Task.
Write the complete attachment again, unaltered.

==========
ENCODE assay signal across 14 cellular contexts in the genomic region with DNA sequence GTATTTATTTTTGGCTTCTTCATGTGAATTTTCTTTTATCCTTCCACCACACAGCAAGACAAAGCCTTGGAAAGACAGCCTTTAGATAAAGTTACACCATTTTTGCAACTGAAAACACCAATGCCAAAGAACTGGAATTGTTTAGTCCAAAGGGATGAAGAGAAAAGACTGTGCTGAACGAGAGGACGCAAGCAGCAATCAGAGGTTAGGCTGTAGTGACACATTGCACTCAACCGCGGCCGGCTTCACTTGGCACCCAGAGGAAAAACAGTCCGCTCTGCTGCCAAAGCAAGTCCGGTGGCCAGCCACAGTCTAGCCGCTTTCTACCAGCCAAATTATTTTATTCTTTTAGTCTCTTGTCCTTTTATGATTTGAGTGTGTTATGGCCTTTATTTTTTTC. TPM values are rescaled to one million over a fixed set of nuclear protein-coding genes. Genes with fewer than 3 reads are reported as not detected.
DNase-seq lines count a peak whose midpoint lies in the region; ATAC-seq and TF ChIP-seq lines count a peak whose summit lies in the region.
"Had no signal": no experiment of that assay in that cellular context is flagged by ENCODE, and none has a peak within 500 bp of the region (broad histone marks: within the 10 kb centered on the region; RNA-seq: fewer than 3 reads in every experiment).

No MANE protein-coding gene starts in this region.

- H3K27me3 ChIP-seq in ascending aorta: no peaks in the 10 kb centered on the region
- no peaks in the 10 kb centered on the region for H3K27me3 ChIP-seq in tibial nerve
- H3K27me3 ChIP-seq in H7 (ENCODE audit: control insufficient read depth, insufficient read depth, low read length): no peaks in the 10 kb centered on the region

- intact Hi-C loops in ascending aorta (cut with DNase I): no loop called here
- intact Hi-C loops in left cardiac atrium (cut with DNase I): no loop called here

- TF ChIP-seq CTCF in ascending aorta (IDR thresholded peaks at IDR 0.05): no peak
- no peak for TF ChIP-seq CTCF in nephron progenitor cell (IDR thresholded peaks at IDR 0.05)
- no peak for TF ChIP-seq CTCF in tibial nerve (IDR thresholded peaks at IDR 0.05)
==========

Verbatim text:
ENCODE assay signal across 14 cellular contexts in the genomic region with DNA sequence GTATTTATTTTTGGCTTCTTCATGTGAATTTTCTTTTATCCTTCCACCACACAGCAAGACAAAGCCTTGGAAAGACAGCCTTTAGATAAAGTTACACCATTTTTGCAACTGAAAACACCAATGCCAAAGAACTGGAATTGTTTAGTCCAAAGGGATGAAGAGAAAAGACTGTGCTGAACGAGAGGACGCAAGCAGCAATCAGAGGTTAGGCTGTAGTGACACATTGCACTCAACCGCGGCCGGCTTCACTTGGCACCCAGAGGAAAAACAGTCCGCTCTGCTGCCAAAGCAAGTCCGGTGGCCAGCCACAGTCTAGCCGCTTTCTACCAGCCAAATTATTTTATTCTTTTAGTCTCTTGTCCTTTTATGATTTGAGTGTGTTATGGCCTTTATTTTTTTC. TPM values are rescaled to one million over a fixed set of nuclear protein-coding genes. Genes with fewer than 3 reads are reported as not detected.
DNase-seq lines count a peak whose midpoint lies in the region; ATAC-seq and TF ChIP-seq lines count a peak whose summit lies in the region.
"Had no signal": no experiment of that assay in that cellular context is flagged by ENCODE, and none has a peak within 500 bp of the region (broad histone marks: within the 10 kb centered on the region; RNA-seq: fewer than 3 reads in every experiment).

No MANE protein-coding gene starts in this region.

- H3K27me3 ChIP-seq in ascending aorta: no peaks in the 10 kb centered on the region
- no peaks in the 10 kb centered on the region for H3K27me3 ChIP-seq in tibial nerve
- H3K27me3 ChIP-seq in H7 (ENCODE audit: control insufficient read depth, insufficient read depth, low read length): no peaks in the 10 kb centered on the region

- intact Hi-C loops in ascending aorta (cut with DNase I): no loop called here
- intact Hi-C loops in left cardiac atrium (cut with DNase I): no loop called here

- TF ChIP-seq CTCF in ascending aorta (IDR thresholded peaks at IDR 0.05): no peak
- no peak for TF ChIP-seq CTCF in nephron progenitor cell (IDR thresholded peaks at IDR 0.05)
- no peak for TF ChIP-seq CTCF in tibial nerve (IDR thresholded peaks at IDR 0.05)